Father Richard Ho Lung, the Jesuit priest who has spent the majority of his adult life in service to the poor and dispossessed, marked his 80th birthday last Saturday and was hailed for 50 years of music ministry through the Fr Ho Lung and Friends ensemble. Speaking to a doting audience at the grand Valencia Suite, Spanish Court Hotel on Worthington Avenue in New Kingston, Ho Lung described how he started writing music, ascribing it to nothing short of a divine mystery.
“I remember in the early days when music just rose up out of my soul [in spite of] whether I could sing a song or not or play an instrument or not. It was so mysterious that this music came to me. Where did it come from? Purely from God Himself. And so it is that, over the years, this mystery took place in me,” he said.
“I pray that after 50 years a new era of Father Ho Lung and Friends will come forward with greater persistence and energy and generosity to spread the gospel, and to show our poor how very much we love them,” said Ho Lung.
Citing Psalm 149, Ho Lung juxtaposed the writer’s sentiments with his own love for his country and fellow Jamaicans.
“The Lord delights in His people’s happinessâ¦ music and dance, rejoicing and happiness, service of the poor and justice for all, all bound up together. This is why we Jamaican people have had so much music and dance, so much beauty and goodness, so much laughter and kindness despite our struggles,” he said.
“I give thanks for this gift that God has given to me. It belongs to Jamaica, it belongs to the people. It is something I cannot deny. And so it is that after 50 years this music still rings, and thank God for the wonderful, talented and generous people for participating in it,” said the priest.
Winton Williams, music director of Father Ho Lung and Friends, in his remarks, paired Ho Lung’s life work serving the poor with his love for the art form.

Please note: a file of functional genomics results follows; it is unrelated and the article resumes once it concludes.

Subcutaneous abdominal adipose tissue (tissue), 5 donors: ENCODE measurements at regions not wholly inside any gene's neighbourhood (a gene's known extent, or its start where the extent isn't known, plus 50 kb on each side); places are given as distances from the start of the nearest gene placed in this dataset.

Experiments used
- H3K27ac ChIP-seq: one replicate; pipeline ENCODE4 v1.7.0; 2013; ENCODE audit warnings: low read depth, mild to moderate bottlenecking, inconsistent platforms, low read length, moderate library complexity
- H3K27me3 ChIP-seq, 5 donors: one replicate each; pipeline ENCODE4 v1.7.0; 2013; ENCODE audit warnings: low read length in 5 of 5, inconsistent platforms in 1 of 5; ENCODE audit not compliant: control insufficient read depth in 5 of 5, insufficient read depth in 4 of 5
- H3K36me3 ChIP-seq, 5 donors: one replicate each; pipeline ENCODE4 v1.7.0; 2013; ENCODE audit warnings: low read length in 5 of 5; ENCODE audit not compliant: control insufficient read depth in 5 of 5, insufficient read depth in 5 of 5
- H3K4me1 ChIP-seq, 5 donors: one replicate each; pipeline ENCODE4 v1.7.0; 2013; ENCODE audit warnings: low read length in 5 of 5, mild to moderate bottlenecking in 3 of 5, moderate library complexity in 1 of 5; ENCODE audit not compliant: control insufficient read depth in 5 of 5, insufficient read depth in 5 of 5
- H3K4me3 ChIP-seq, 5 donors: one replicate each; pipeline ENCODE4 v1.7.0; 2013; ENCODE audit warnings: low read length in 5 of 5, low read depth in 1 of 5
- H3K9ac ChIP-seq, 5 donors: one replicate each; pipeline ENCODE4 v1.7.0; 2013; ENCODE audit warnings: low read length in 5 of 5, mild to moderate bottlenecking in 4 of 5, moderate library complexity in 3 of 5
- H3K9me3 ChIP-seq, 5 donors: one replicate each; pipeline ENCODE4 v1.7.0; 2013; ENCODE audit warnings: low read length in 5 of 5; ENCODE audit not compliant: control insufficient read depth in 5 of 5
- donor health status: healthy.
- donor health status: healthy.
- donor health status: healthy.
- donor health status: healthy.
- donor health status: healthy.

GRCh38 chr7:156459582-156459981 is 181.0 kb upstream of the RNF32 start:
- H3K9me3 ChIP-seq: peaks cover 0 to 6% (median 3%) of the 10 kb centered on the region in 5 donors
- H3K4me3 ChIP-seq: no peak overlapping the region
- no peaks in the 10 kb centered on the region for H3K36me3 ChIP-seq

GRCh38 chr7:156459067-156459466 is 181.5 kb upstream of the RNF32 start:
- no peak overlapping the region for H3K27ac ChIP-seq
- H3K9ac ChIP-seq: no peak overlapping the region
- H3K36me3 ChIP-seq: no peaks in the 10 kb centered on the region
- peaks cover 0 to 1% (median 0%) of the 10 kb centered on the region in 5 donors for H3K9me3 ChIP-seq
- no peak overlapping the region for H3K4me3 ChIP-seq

“You don’t think of music without thinking of Father, or vice-versa. We see how he has been touched by the sufferings of humanity, and how he saw music as a very fit vehicle for creating in so many people’s lives an awareness of what is really happening in our world in terms of the poverty and our poor. This has revealed a lot about Father, the man; about those core values that he holds to — values like selflessness,” said Williams.
Long-standing member of the group Darcy Tulloch shared with the Jamaica Observer her reflections on serving with Ho Lung.
“It was a wonderful experience in terms of ministering, and we did it for the poor. We never counted the cost; and he was such a remarkable person to be able to gather talent from Jamaica and teach them to perform,” said Tulloch.
Others of the group described Ho Lung as a prolific songwriter who has penned more than 100 songs. They lauded his musical genius, but joked about his singing.
“Let us be charitable, he tried to sing a lot,” laughed long-time singer of the group Rose Cameron. “It was all fun and it was all good, and years later we are still very bonded,” she continued.
The joyous occasion saw the reading and presentation of a jubilee citation by Father Hayden Augustine and Archbishop of Kingston Kenneth Richards, who thanked Fr Ho Lung for his service to the Catholic Church in Jamaica.
“When you speak of Father Ho Lung, he represents the Catholic Church and its mission in its apostolate here and through the brothers and the institute, as he continues to give social service to the poor and the needy. We give thanks to God for the ingenuity that He blessed him with, and the persevering spirit to traverse the early years of trying to get this institute established; and to see that it has not only been in service here in Jamaica but has gone to Haiti, the African continent, and The Philippines,” said Richards.
Grantley Stephenson, CEO of Kingston Wharves Ltd, also thanked Fr Ho Lung for his contribution to Jamaican culture, and made a donation of $500,000 towards relief efforts for the Good Shepherd Home run by Ho Lung’s Missionaries of the Poor that was destroyed by fire two weeks ago.
The gesture was more than Ho Lung could ask for on his birthday, as he noted poignantly.
“What is it that I want above all for my birthday? I want God to be in this country and I want us to be a people of God, above all. There is nothing else I want but that,” said Fr Ho Lung.
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